• Putting the kitty to sleep

    marble09/24/2018 at 19:15 0 comments

    One of the features that was missing in my firmware was the sleep/power save mode. Since I already spent all my GPIOs on the LEDs and the sensor, I had to build a logic with the reset button.

    The solution I found was to use the EEPROM.

    When the AVR resets, it reads the first byte from the EEPROM, negates it, and writes it back. When the value read is 1/true, the program runs. When it is not, the MCU is put to sleep.

    All of this logic was simply put at the top of the main function body.

    #include <avr/interrupt.h>
    #include <avr/eeprom.h> 
    #include <avr/sleep.h> 
    int main(void) {
        /* When reset, read whether program shall be run */
        uint8_t run = eeprom_read_byte (EEPROM_ADDR);
        /* invert value and write back to eeprom */
        eeprom_write_byte (EEPROM_ADDR, run ? 0 : 1);
        if(!run) {
            /* disable all interrupts and go to sleep */
        while(1) {
            /* control loop code here */

  • Writing some Code

    marble09/24/2017 at 15:53 0 comments

    First I wrote some simple C programs that made sure that all the connections to the LEDs worked and a little program that displayed one color when the sensor value is low and another when it is high. I already put parts of different concern in separate C files for later inconvenience.

    I wanted to keep the functionality that the beating of the cat changed the mode. This results in a very simple state machine with the sensor ping going low and high again as the only type of transition. That I made into an enum variable which is incremented in a interrupt service function.

    The problem in the first place was that there was the need for smooth color transitions. to accomplish that I went for an implementation of a sinusoidal HSB fade.

    To accomplish that on an Attiny in a fast and efficient manner I chose to use a lookup table which generated on python. Because right now I went with only doing 8 bit software PWM I chose an amplitude of 255.

    from math import cos, pi
    LUT_LEN = 512
    LUT_AMP = 2**8-1
    lut = [int(cos(i*pi/2/LUT_LEN)*LUT_AMP) for i in range(0,LUT_LEN)]

     The printout can be copy pasted into C code.

    The result right now looks like this. The striped one can only see on camera of course due to aliasing.

  • Bridging the Charge Status and Installing a new Controller

    marble09/24/2017 at 15:11 0 comments

    The original controller get's the charge status (charging or not charging) via a pin and accordingly makes an LED blink. The substitution for that is a wire bridging the ingoing and outgoing ping, resulting in the charge status LED glowing when the cat charges.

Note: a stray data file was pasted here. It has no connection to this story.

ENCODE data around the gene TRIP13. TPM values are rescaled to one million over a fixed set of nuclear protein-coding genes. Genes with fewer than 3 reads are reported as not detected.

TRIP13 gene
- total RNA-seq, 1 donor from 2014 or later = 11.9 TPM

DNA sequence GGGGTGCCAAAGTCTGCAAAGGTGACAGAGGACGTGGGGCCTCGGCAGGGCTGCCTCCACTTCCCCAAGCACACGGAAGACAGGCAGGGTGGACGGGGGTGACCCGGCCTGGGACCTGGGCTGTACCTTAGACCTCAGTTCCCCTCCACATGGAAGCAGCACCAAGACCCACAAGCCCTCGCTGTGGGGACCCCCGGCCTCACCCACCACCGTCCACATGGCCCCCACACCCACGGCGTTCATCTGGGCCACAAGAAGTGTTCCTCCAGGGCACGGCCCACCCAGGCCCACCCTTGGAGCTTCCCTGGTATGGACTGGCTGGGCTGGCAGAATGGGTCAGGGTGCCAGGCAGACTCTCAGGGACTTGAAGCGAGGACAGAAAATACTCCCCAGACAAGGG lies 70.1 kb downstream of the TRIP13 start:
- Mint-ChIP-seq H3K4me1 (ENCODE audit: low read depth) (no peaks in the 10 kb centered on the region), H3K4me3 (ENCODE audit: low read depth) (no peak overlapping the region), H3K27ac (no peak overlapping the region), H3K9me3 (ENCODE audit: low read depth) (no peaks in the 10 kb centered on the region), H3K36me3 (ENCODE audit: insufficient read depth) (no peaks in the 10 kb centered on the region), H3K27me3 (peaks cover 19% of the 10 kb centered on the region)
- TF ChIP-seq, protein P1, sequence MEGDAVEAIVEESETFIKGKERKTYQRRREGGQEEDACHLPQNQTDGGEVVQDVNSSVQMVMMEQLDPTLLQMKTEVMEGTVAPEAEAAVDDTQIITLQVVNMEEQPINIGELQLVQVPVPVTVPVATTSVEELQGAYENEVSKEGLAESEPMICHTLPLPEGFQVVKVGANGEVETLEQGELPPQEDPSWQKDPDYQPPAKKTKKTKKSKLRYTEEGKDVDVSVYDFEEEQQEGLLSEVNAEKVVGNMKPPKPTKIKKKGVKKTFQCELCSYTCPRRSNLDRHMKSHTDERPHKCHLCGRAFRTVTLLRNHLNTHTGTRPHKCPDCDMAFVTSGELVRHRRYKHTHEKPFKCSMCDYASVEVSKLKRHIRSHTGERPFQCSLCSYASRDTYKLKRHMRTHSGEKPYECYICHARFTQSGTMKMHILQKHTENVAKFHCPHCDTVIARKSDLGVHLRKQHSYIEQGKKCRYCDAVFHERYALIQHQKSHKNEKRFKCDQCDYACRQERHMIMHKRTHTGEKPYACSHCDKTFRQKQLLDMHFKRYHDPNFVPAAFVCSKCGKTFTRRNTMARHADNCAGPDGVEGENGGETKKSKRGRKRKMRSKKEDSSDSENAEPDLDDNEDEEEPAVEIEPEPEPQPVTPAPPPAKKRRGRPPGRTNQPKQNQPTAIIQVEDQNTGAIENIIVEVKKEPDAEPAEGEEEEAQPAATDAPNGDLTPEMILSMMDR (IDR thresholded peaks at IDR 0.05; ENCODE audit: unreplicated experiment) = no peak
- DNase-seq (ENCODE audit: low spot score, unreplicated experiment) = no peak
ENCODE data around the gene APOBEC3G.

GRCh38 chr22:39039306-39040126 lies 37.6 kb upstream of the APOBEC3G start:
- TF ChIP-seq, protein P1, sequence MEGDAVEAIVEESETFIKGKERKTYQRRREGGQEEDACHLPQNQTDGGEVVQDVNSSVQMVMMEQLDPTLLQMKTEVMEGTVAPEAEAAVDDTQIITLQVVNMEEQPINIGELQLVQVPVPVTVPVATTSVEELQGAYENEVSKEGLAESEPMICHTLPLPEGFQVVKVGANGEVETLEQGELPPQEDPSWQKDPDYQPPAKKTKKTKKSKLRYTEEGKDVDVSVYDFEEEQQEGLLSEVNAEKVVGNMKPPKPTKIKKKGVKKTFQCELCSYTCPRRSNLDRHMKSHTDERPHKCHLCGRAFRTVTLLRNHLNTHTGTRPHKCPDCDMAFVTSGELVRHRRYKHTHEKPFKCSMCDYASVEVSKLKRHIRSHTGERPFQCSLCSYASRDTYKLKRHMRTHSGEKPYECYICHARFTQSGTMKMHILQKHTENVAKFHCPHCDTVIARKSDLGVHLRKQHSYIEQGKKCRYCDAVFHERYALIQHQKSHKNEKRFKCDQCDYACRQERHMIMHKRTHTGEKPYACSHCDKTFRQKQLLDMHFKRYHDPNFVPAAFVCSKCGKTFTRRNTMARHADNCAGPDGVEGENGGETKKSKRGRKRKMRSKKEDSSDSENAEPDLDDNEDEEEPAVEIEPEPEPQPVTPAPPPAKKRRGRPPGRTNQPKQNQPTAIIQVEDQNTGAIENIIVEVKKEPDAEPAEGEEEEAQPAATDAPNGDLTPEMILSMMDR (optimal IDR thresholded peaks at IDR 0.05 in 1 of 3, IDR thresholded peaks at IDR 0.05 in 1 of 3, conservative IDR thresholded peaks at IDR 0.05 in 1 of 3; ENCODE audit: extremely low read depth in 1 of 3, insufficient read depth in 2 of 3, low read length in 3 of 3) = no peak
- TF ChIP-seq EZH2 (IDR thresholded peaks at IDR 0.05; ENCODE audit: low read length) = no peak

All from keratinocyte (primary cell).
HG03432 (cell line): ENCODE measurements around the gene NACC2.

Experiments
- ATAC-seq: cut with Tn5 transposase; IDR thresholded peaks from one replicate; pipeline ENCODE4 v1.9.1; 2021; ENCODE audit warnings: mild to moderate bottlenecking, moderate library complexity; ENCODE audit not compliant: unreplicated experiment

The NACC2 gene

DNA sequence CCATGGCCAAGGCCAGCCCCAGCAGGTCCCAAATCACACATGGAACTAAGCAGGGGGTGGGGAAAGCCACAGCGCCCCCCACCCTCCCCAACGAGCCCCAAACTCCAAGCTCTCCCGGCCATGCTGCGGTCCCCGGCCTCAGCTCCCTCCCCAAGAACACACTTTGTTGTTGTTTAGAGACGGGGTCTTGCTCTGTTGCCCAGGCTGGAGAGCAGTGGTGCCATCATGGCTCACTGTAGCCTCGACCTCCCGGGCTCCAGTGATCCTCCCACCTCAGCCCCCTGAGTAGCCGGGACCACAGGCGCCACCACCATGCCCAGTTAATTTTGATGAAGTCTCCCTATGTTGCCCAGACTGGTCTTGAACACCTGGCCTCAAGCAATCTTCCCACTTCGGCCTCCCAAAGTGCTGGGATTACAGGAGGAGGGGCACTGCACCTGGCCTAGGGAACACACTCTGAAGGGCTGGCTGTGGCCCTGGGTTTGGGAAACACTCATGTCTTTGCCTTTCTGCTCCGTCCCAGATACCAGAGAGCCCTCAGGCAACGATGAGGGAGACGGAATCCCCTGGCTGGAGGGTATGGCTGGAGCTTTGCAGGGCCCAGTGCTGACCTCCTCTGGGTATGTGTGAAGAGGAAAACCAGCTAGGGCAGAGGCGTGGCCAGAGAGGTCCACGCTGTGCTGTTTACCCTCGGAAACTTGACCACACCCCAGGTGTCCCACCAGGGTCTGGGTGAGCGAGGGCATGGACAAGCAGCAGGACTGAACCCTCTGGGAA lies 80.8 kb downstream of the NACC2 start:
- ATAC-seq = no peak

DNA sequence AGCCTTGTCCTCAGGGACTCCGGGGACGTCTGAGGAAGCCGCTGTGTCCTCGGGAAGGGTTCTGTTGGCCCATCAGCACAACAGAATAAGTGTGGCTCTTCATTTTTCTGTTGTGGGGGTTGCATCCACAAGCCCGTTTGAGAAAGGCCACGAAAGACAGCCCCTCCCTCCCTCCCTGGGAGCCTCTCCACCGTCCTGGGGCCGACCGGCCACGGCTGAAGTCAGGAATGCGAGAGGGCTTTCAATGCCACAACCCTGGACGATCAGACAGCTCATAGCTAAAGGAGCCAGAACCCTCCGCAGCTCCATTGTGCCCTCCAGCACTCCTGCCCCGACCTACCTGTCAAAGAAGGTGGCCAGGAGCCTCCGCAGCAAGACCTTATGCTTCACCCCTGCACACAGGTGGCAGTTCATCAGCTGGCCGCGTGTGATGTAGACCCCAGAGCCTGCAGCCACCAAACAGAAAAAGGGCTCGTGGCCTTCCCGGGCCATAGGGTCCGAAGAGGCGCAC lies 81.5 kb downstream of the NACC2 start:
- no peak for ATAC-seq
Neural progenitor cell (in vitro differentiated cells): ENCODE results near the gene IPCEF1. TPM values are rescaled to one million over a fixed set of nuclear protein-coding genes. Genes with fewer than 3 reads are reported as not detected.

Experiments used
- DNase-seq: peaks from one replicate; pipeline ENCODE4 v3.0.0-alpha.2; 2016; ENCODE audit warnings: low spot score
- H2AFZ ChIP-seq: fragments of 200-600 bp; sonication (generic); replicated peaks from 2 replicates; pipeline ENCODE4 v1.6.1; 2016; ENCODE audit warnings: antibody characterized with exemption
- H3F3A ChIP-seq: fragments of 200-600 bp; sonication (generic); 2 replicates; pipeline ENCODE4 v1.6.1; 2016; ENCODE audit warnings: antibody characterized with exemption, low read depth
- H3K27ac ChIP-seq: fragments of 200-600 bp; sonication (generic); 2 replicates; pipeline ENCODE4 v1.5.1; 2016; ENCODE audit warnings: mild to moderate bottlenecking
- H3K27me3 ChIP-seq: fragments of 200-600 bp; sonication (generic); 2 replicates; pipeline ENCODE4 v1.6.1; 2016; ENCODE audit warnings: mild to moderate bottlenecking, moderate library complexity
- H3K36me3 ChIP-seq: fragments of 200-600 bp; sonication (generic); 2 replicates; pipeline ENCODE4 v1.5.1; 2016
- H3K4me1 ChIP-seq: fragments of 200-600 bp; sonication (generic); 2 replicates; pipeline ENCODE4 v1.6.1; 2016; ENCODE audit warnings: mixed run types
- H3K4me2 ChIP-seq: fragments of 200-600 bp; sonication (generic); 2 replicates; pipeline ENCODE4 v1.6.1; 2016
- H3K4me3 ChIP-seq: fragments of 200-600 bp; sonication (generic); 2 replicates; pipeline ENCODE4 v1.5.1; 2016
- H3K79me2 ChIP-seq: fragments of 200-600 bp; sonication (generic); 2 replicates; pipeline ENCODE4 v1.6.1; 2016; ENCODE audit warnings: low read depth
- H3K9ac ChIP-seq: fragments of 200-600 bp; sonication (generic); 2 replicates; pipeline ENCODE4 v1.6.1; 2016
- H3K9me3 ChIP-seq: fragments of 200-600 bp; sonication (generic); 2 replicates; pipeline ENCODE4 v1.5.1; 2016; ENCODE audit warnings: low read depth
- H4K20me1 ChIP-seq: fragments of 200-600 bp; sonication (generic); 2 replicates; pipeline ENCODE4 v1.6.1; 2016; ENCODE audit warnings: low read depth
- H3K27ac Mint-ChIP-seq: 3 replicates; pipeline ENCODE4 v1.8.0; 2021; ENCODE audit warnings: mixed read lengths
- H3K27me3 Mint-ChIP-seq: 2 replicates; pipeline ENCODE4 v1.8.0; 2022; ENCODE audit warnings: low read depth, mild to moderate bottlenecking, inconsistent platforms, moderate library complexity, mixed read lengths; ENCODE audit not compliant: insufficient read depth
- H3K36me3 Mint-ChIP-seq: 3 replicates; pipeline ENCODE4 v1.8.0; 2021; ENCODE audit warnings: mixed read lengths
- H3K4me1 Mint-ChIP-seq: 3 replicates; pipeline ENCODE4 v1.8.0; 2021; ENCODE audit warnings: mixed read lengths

Because the original controller has no IC markings and I couldn't determine the type, I decided to desolder it and replace it with an Attiny85. I soldered the DIP-8 version of this controller onto a double sided prototyping board and filled and wired the holes in the middle in a way that I can program it with the use of pogo pins. Then I hot glued it onto a place on the PCB where the LEDs wouldn't cast a shadow.

    The last step was to wire the power traces to the power pins, the RGBW traces to PB0..3 and the sensor trace to PB4.

  • Reversing

    marble09/23/2017 at 21:26 0 comments

    The cat is a LED lamp with a lithium battery cell that is to be charged via a micro USB port. With the push of a button next to micro USB port the cat can be turned on and off.

    By beating the body or the base of the cat, the mode is changed. The Modes are "warm white light on", "RGB color steps" and "LEDs off". The color steps are very annoying and the goal of this project was to replace this with pleasant color fading.

    On the base of the lamp is the main PCB which is single sided and holds basic components for battery charging and protection, the main IC which does all the smarts, some analog circuitry for the "beating sensor", transistors and resistors for the LEDs, and the LEDs themselves - four warm white ones and four RGB ones. Each color is connected in parallel.

    The beating sensor is a piezo element which is held in the middle of the base.

    Under the main PCB is the battery and an interfacing PCB which is connected via a 4 leads cable and holds the USB port, a switch and a LED which blinks when charged.

    The main IC does everything. It has contacts going in for the power, the charge status and the sensor and going out for the four colors and the charging status LED. Some pins are not used. Here you can see the footprint after removal and cleanup.

    In the picture the upper left pin is pin 1.

    2Charge Status INNC13
    3Piezo INCharge Status LED OUT12
    5Warm White OUTBlue OUT10
    6Button INRed OUT9
    7NCGreen OUT8